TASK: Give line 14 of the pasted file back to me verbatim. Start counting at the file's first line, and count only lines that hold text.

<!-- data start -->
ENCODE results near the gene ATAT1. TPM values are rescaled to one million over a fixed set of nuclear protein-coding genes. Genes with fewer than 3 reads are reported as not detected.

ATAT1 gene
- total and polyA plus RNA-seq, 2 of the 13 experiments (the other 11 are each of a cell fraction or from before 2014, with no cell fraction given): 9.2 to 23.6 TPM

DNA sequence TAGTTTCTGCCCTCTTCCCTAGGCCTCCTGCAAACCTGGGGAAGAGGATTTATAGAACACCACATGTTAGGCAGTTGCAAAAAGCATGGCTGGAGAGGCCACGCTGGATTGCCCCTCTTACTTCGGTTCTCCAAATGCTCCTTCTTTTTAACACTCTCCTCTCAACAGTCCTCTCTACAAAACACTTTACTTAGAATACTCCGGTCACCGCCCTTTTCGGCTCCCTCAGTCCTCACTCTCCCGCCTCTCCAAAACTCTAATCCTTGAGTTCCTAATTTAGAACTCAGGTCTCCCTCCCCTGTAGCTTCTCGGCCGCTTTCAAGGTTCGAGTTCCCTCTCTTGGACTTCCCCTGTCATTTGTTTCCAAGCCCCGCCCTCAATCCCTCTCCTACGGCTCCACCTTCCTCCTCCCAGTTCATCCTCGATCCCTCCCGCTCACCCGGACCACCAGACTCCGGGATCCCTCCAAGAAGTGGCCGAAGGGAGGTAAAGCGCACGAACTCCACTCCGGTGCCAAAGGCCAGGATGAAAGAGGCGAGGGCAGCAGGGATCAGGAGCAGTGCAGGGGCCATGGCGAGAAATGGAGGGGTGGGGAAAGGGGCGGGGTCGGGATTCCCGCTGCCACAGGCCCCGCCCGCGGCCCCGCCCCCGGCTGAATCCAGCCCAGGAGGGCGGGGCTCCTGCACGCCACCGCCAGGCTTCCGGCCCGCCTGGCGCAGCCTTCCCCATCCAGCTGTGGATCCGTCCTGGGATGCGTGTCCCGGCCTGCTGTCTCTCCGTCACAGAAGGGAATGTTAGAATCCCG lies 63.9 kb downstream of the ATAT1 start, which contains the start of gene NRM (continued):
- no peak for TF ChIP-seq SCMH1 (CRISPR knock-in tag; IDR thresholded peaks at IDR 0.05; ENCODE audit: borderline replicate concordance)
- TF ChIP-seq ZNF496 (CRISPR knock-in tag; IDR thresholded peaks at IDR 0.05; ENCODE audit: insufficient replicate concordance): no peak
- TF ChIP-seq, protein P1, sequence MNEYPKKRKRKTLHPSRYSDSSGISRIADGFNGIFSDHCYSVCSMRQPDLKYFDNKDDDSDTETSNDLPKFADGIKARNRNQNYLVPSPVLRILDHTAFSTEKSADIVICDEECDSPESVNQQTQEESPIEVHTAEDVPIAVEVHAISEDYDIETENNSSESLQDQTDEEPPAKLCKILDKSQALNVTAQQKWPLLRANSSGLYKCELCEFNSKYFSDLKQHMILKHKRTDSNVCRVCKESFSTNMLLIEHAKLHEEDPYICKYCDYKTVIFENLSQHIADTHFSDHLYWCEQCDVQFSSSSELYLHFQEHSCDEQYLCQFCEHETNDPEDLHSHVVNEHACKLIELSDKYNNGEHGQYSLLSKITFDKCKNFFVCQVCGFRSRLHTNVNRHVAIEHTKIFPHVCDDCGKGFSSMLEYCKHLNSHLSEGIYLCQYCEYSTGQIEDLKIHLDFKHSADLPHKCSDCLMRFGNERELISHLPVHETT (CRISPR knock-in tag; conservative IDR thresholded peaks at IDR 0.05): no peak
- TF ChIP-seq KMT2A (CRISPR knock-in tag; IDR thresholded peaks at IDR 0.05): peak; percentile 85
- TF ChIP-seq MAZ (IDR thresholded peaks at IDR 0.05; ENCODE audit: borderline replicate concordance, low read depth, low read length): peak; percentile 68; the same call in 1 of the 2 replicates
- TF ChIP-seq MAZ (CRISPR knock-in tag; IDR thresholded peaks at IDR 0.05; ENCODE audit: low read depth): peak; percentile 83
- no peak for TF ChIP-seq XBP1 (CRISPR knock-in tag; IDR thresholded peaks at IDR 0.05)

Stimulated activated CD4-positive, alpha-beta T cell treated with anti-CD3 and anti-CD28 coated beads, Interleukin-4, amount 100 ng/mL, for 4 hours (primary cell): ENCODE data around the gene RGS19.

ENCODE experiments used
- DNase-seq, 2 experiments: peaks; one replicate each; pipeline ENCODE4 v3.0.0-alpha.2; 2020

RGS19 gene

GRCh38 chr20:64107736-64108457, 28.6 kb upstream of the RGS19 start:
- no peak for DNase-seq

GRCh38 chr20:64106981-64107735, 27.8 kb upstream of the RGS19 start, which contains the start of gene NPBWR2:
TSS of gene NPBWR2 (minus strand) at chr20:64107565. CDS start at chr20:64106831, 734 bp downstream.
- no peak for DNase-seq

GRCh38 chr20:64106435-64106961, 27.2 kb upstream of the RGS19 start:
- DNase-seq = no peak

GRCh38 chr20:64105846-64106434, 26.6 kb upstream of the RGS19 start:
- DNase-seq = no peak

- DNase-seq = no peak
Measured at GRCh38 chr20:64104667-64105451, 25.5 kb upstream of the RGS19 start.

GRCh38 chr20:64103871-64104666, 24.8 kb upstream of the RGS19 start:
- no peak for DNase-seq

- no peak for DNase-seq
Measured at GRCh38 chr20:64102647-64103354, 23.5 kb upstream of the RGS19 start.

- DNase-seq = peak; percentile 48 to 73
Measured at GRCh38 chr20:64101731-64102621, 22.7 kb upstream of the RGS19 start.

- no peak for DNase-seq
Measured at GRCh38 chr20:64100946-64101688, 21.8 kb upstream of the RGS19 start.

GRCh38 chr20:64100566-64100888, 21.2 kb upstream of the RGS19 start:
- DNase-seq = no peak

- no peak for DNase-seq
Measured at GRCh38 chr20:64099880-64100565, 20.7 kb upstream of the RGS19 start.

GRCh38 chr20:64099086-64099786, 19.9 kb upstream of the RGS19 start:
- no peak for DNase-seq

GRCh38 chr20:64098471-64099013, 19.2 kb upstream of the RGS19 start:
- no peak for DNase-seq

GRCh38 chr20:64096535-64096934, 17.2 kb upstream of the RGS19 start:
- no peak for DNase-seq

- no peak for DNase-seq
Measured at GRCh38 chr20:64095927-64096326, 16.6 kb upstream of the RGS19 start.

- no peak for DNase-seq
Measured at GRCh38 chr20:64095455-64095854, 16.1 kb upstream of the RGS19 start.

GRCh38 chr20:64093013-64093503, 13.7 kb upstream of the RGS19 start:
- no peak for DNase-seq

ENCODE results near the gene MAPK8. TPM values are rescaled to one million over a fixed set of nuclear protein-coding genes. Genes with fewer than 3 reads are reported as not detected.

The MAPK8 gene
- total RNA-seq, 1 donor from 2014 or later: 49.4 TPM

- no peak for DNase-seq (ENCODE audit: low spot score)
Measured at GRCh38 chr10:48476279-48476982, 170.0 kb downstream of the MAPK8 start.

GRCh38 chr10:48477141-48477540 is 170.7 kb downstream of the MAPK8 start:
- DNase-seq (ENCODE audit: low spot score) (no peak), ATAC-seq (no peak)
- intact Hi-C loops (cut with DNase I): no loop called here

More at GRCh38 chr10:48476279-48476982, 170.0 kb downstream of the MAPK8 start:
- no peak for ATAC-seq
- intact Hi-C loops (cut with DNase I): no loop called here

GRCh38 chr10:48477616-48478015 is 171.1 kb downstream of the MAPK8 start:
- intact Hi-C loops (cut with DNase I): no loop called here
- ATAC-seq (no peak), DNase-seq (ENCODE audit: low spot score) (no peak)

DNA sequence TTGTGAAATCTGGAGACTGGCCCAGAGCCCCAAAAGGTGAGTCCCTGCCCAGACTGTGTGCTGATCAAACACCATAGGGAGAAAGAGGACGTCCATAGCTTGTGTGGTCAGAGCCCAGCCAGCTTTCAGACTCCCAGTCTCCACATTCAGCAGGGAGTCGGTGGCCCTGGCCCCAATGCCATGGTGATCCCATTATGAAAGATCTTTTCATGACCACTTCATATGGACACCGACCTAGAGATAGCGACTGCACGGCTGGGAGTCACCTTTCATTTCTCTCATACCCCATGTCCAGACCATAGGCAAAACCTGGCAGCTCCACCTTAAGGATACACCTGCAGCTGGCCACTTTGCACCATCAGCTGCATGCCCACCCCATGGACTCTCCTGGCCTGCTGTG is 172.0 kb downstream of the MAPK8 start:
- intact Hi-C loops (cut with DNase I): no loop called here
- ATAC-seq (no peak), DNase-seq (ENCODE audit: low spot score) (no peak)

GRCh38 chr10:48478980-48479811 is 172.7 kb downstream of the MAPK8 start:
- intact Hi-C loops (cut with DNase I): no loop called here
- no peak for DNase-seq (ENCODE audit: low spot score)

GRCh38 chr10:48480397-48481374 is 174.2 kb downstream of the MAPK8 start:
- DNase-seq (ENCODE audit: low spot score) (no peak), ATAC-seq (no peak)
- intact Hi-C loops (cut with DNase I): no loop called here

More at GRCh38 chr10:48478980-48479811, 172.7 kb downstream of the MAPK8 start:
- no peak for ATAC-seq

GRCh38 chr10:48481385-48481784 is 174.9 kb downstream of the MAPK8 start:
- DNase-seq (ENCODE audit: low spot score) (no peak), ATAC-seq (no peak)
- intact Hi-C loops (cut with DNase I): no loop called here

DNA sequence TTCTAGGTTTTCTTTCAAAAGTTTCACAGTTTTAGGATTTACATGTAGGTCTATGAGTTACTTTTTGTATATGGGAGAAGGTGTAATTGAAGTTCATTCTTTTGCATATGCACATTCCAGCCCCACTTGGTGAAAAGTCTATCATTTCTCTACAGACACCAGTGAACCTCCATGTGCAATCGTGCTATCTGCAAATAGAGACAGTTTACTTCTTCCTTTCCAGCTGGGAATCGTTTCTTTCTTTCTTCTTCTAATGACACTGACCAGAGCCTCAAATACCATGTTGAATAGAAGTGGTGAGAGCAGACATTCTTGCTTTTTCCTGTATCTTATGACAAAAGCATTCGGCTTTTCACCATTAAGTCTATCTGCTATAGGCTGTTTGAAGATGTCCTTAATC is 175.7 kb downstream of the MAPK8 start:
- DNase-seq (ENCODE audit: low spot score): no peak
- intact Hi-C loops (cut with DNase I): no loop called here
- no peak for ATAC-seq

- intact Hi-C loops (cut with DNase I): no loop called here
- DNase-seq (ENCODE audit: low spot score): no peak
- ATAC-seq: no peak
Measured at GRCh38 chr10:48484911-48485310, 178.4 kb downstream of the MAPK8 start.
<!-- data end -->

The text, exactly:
- DNase-seq, 2 experiments: peaks; one replicate each; pipeline ENCODE4 v3.0.0-alpha.2; 2020